China, home to the world’s biggest community of bitcoin miners, is cracking down on cryptocurrency activity — more so than most other major economies. From a halt to virtual currency trading on domestic exchanges to

banning initial coin offerings, regulators have taken a proactive role in shaping the stratospheric rise of bitcoin and its peers.

The country’s moves come as President Xi Jinping targets financial risk in the economy following a decade of booms and busts in everything from stocks to real estate. The result: China’s once-dominant role in the world of cryptocurrencies is shrinking.

First it banned initial coin offerings, or ICOs — the equivalent of initial public offerings for new virtual currencies — in September. Then it called on local exchanges to

stop trading in cryptocurrencies.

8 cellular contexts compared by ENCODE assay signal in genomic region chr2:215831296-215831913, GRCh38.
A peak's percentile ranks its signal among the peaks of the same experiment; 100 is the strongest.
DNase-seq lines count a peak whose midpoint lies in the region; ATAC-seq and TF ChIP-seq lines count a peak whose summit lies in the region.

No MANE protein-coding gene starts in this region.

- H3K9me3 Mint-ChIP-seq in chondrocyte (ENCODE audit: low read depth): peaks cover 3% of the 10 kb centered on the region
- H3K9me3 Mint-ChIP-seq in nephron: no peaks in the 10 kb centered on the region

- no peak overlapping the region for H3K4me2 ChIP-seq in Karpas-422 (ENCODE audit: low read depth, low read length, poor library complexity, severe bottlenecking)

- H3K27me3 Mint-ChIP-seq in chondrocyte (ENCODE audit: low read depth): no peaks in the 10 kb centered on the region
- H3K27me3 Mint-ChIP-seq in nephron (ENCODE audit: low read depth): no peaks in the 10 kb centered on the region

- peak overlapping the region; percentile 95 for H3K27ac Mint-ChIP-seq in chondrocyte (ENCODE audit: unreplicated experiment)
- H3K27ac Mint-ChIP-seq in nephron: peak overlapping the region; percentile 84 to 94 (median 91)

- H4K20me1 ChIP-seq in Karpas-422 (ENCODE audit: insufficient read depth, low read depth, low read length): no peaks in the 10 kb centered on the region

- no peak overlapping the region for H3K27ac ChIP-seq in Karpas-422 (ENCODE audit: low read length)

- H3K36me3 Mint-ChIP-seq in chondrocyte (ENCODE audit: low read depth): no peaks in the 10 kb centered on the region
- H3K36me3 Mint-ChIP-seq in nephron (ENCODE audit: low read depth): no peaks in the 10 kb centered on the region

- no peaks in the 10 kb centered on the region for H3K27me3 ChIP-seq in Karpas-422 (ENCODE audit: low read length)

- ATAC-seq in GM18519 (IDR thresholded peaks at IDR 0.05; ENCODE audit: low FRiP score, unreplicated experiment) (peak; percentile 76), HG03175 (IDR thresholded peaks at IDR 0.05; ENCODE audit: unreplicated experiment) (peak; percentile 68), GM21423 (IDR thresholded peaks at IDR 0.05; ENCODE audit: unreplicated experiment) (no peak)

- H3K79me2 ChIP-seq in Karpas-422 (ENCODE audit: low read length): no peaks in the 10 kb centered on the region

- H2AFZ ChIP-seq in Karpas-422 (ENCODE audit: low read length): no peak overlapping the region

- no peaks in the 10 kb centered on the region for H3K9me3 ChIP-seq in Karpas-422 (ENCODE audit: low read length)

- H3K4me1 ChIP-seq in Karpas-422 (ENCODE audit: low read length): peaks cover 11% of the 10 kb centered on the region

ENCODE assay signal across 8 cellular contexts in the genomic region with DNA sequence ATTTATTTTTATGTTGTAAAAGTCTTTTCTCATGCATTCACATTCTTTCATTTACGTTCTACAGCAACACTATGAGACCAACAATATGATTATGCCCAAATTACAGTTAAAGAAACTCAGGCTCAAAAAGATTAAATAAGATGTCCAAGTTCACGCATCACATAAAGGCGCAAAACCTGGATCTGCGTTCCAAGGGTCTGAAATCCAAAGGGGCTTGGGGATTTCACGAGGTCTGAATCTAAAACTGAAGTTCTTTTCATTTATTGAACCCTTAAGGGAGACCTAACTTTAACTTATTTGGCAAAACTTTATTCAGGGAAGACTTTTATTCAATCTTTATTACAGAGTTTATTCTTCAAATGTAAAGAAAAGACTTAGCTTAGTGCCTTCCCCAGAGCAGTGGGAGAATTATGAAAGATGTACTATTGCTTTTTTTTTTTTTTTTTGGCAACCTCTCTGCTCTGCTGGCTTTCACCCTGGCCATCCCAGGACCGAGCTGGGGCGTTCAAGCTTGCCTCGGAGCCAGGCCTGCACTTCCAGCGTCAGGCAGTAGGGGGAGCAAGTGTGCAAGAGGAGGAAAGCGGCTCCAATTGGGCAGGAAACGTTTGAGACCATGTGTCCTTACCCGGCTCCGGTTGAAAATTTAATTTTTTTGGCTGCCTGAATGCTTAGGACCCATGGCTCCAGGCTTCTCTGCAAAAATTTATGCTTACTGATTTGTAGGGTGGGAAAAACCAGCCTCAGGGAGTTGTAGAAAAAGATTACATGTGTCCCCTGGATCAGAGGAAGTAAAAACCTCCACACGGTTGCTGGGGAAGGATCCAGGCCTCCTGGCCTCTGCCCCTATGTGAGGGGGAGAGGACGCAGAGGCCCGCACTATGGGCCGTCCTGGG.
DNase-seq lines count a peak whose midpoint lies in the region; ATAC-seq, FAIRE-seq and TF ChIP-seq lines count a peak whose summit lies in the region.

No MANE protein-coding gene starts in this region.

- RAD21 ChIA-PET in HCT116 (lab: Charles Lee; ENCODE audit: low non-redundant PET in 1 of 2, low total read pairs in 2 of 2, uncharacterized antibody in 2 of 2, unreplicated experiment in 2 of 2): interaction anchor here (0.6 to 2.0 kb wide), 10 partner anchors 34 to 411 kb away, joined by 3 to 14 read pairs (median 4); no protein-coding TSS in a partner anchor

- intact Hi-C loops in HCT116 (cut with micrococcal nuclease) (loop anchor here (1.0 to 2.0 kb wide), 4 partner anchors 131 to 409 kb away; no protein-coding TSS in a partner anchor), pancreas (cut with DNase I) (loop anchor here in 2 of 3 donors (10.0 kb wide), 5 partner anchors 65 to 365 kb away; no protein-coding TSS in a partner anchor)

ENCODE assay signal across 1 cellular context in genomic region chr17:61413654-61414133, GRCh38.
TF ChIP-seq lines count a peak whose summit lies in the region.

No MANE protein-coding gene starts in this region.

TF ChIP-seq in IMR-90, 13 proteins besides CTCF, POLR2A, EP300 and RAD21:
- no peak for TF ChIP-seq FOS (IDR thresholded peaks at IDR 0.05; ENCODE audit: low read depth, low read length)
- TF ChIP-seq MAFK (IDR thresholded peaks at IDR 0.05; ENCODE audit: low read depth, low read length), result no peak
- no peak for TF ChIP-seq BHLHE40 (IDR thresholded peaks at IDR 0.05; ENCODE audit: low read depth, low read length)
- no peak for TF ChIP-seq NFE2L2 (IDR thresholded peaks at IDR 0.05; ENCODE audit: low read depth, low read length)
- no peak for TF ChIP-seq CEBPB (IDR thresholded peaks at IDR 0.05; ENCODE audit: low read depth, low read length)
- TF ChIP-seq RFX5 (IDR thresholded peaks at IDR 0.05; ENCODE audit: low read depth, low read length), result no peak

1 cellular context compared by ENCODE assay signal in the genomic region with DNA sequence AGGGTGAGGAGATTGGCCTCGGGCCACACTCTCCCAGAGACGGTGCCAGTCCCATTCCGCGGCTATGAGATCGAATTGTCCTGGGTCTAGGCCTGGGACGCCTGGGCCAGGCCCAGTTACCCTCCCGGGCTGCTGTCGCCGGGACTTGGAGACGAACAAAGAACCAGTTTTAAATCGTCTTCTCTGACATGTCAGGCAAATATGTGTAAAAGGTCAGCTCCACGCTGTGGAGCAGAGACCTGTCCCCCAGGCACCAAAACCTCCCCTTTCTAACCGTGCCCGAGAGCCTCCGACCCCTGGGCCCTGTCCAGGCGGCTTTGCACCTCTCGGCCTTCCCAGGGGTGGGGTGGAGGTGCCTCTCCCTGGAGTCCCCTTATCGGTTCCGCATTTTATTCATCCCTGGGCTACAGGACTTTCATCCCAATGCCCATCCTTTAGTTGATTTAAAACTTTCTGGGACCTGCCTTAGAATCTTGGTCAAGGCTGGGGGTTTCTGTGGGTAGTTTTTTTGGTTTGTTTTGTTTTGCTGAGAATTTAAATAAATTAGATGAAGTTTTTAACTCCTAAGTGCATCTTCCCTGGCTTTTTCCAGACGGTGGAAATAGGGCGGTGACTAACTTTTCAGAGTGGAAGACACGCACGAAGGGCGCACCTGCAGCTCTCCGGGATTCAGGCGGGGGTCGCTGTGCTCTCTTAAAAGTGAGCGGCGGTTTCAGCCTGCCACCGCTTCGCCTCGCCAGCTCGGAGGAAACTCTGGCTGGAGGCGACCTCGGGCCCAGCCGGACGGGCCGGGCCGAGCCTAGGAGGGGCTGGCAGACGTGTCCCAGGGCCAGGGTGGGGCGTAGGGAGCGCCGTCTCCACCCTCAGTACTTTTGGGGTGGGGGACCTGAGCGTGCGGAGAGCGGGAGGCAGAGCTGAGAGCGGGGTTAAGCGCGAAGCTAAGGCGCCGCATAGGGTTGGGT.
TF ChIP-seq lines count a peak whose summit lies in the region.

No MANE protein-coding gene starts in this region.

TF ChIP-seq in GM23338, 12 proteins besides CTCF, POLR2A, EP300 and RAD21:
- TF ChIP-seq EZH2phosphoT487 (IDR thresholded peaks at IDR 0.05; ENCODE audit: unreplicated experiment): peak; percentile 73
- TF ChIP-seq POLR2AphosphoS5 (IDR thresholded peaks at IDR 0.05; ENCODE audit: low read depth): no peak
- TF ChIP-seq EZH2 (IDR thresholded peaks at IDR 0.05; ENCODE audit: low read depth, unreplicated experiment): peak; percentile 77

In January, authorities outlined proposals to

discourage bitcoin mining — the energy-intensive computing process that makes transactions with the digital currency possible. Then Beijing-based Renren Inc. was

said to cancel a planned overseas ICO after authorities moved to stop Chinese companies listed abroad skirting its domestic ban on such offerings. Bitcoin and its peers can still be traded, but only in over-the-counter markets, a slower process that some analysts say increases credit risk.

There’s been no explicit explanation, but cleansing risk from financial markets has been the

government’s mantra for more than two years now. Last year saw regulators clamp down on everything from excessive borrowing to equity speculation and in October, at the Communist Party Congress, leaders again pledged to make controlling risk a top priority. Read more from…

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